10 signs of a problem designer

As a designer-entrepreneur, you need to know the little things that people can read into your line. You’d be surprised what people can tell about a company just by looking at photographs or examining samples. This is not to hurt anybody’s feelings, this is in the interests of quality process; the keystone of a lean manufacturer. Agreed? If you find you’re committing any of the sins on this list, hopefully you’ll make corrections a priority. Anyway, this is a tip sheet for retailers, sales reps and consumers to use to determine whether there may be looming problems with a new designer’s line.

1. No blocks, limited style continuity.
2. No style numbers or poor style numbers.
3. Shows styles in all sizes (patterns are graded before market).
4. Shows more than 3 color ways.
5. Can make immediate delivery.
6. Items are not pre-washed/treated (are textiles tested?).
7. Too many styles. No more than 10-15 bodies for the first foray.
8. Label compliance (FTC regs aren’t followed). No RN number if required.
9. No sizing specs, line sheets or swatch cards.
10. Company or label name.

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  1. Georgina says:

    It would be great if you could clarify some of your points, such as “sells the line themselves”, and “no blocks”. What are blocks?

  2. Josh says:

    A block is a basic pattern used by companies to create styles from. It’s the foundation of all your apparel.

    Selling your line yourself would mean you don’t have a sales rep. Kathleen’s book gives you the low down on Sales Rep, hiring etc, starts on page 88.

  3. kathleen says:

    Welcome to fashion-incubator Georgina!
    This blog is a companion to the book, The Entrepreneur’s Guide to Sewn Product Manufacturing. This site is intended to compliment the book but it does not replace it. It’s designed to build upon and expand topics of discussion but the blog does not reprint the book in snippets. All of the points I listed are explained in painful, excrutiating detail in the book. Most of this site’s visitors have the book which explains why they know so much about manufacturing. Perhaps you’ll consider getting it; the book has 23 5-star reviews on Amazon. I am the author, selling the book is how I make a living. The blog is an additional support service I provide to book owners.

    You can order it by clicking “buy now” in the left side bar or by emailing me directly.

  4. Carol says:

    Moreover, we who regularly check this blog and often comment are not a list of syncophants enlisted by Kathleen, but independents who find her information on many topics to the point and worth exploring with her and with each other.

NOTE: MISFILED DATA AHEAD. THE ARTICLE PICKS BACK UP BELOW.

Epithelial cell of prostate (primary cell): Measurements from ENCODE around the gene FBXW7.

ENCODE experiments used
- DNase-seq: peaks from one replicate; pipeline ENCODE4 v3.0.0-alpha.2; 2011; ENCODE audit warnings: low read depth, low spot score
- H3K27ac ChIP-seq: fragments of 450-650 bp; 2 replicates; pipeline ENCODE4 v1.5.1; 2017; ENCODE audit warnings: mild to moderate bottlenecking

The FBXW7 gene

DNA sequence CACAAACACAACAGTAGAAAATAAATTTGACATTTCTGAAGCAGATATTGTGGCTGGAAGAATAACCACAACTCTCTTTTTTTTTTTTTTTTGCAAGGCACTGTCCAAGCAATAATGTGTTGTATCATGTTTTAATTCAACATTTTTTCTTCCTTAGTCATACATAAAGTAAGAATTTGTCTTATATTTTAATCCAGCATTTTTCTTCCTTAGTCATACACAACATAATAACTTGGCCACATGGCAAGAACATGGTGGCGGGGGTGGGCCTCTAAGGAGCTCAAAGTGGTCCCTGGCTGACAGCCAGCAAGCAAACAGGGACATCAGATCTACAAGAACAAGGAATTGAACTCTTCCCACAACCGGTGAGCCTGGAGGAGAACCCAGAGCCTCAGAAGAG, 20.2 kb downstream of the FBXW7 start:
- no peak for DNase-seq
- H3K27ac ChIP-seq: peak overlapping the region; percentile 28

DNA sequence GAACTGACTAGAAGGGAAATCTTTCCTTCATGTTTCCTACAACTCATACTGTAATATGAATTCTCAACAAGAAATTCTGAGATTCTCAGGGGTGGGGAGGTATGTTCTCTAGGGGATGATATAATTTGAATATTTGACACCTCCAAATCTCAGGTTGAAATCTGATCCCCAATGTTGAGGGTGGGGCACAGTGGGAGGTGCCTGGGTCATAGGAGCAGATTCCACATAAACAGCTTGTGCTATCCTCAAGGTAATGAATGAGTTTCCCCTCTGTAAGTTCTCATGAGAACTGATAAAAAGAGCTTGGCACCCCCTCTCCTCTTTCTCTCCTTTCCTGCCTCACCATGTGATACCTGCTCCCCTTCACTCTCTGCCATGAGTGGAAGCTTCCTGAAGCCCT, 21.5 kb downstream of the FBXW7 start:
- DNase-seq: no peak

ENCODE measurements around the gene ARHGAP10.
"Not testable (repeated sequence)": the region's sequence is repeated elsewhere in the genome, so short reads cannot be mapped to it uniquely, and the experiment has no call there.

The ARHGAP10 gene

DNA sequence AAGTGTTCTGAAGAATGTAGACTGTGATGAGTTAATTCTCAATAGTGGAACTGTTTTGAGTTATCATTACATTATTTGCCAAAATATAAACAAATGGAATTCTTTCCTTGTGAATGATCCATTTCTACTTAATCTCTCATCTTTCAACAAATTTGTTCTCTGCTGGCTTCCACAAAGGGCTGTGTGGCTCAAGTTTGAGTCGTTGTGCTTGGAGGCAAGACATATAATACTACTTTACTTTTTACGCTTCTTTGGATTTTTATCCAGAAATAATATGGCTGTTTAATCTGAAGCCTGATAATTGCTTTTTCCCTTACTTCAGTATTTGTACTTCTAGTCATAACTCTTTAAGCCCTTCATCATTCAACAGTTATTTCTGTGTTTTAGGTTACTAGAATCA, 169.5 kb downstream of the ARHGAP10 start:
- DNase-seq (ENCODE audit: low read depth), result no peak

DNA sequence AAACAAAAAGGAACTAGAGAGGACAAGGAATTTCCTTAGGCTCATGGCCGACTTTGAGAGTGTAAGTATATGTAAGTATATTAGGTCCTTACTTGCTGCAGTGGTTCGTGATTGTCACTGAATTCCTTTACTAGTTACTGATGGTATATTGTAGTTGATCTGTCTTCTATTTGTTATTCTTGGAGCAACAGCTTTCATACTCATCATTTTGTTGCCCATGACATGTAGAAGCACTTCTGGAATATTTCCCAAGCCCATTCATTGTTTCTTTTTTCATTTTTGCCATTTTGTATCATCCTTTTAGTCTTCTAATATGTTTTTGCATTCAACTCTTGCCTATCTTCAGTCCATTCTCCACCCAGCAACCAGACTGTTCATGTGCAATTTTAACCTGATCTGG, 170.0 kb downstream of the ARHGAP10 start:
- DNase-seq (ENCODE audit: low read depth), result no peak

If you have any interest in this business (you are asking questions), then Kathleen’s book is cheap and thorough access. I used to teach startup companies self-discovered information, then I found her Entrepreneur’s Guide which provides the same stuff with better examples, more thoroughly. Get it to help yourself. That you’ll also help her is incidental.

  5. claudia says:

    i have your book, and although you’ve pointed out that we shouldn’t mix letters and numbers when creating style numbers you haven’t explained why. is it just for simplicity’s sake?

  6. Emilie says:

    So selling the product themselves is a sign of a problem designer?? You say you teach retailers that they will have problems with a manufacturer’s product line if they sell it themselves??
    And might you explain exactly how should a new brand be sold to retailers since sales reps won’t pick up new lines until they have gotten at least a few accounts on their own? How else should and can a new line be sold to retailers without a sales rep AND without the DEs doing it themselves? Are all DEs doomed?

  7. AV says:

    I think what Kathleen means by ‘selling it yourself is’…..selling retail in the same market (or online) as your stores buying wholesale. Therefore, you are competing with your client (the retailer).

    I am a DE and the first thing new stores who want to buy from me ask is whether I sell online and will my price be less than their price. I was selling online myself, at a higher price than my stores, and found I did not have time to keep both the wholesale and retail venues going. So I took my clothing off line and left my website as information only. Within a month, 2 online e-tailers picked up my line and I have made more money going this route than doing it myself.

    My thought is you either need to choose whether you will sell direct to the end user or do wholesale only. I walked a very fine line of both, in the beginning. I started out doing show selling to retail buyers and slowly picked up wholesale accounts through the shows (and friend’s stores). Once I had a store established in a town, I would not do shows that competed with them. And I always market the stores selling my line, even if the shows were a couple hours away from the retail store.